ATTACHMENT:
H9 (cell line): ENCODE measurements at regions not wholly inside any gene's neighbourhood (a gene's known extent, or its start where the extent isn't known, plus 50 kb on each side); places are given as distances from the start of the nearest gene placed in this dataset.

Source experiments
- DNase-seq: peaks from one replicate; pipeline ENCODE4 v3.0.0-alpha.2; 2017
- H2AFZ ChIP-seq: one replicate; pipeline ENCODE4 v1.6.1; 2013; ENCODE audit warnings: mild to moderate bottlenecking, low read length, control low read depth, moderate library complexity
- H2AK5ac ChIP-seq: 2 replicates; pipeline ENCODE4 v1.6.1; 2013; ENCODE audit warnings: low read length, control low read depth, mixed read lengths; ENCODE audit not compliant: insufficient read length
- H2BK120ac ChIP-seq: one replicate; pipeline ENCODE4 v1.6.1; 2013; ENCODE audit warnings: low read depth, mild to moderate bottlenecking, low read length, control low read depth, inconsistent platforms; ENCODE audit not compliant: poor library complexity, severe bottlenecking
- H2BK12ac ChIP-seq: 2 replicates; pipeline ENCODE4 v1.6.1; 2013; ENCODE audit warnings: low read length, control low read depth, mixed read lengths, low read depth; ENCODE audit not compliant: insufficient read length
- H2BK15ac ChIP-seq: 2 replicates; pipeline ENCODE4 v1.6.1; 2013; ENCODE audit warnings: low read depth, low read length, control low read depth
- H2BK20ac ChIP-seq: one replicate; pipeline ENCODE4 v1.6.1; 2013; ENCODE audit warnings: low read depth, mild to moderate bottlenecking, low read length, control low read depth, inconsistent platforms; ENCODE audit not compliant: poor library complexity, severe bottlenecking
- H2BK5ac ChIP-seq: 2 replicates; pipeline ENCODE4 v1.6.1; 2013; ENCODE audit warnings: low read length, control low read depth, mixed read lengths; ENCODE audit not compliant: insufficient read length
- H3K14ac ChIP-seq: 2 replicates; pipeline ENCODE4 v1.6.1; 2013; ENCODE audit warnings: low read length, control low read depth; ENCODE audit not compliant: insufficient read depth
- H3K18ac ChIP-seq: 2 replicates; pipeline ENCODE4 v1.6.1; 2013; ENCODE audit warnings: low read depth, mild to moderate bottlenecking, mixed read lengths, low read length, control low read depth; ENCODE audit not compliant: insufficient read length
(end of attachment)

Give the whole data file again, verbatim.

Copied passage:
H9 (cell line): ENCODE measurements at regions not wholly inside any gene's neighbourhood (a gene's known extent, or its start where the extent isn't known, plus 50 kb on each side); places are given as distances from the start of the nearest gene placed in this dataset.

Source experiments
- DNase-seq: peaks from one replicate; pipeline ENCODE4 v3.0.0-alpha.2; 2017
- H2AFZ ChIP-seq: one replicate; pipeline ENCODE4 v1.6.1; 2013; ENCODE audit warnings: mild to moderate bottlenecking, low read length, control low read depth, moderate library complexity
- H2AK5ac ChIP-seq: 2 replicates; pipeline ENCODE4 v1.6.1; 2013; ENCODE audit warnings: low read length, control low read depth, mixed read lengths; ENCODE audit not compliant: insufficient read length
- H2BK120ac ChIP-seq: one replicate; pipeline ENCODE4 v1.6.1; 2013; ENCODE audit warnings: low read depth, mild to moderate bottlenecking, low read length, control low read depth, inconsistent platforms; ENCODE audit not compliant: poor library complexity, severe bottlenecking
- H2BK12ac ChIP-seq: 2 replicates; pipeline ENCODE4 v1.6.1; 2013; ENCODE audit warnings: low read length, control low read depth, mixed read lengths, low read depth; ENCODE audit not compliant: insufficient read length
- H2BK15ac ChIP-seq: 2 replicates; pipeline ENCODE4 v1.6.1; 2013; ENCODE audit warnings: low read depth, low read length, control low read depth
- H2BK20ac ChIP-seq: one replicate; pipeline ENCODE4 v1.6.1; 2013; ENCODE audit warnings: low read depth, mild to moderate bottlenecking, low read length, control low read depth, inconsistent platforms; ENCODE audit not compliant: poor library complexity, severe bottlenecking
- H2BK5ac ChIP-seq: 2 replicates; pipeline ENCODE4 v1.6.1; 2013; ENCODE audit warnings: low read length, control low read depth, mixed read lengths; ENCODE audit not compliant: insufficient read length
- H3K14ac ChIP-seq: 2 replicates; pipeline ENCODE4 v1.6.1; 2013; ENCODE audit warnings: low read length, control low read depth; ENCODE audit not compliant: insufficient read depth
- H3K18ac ChIP-seq: 2 replicates; pipeline ENCODE4 v1.6.1; 2013; ENCODE audit warnings: low read depth, mild to moderate bottlenecking, mixed read lengths, low read length, control low read depth; ENCODE audit not compliant: insufficient read length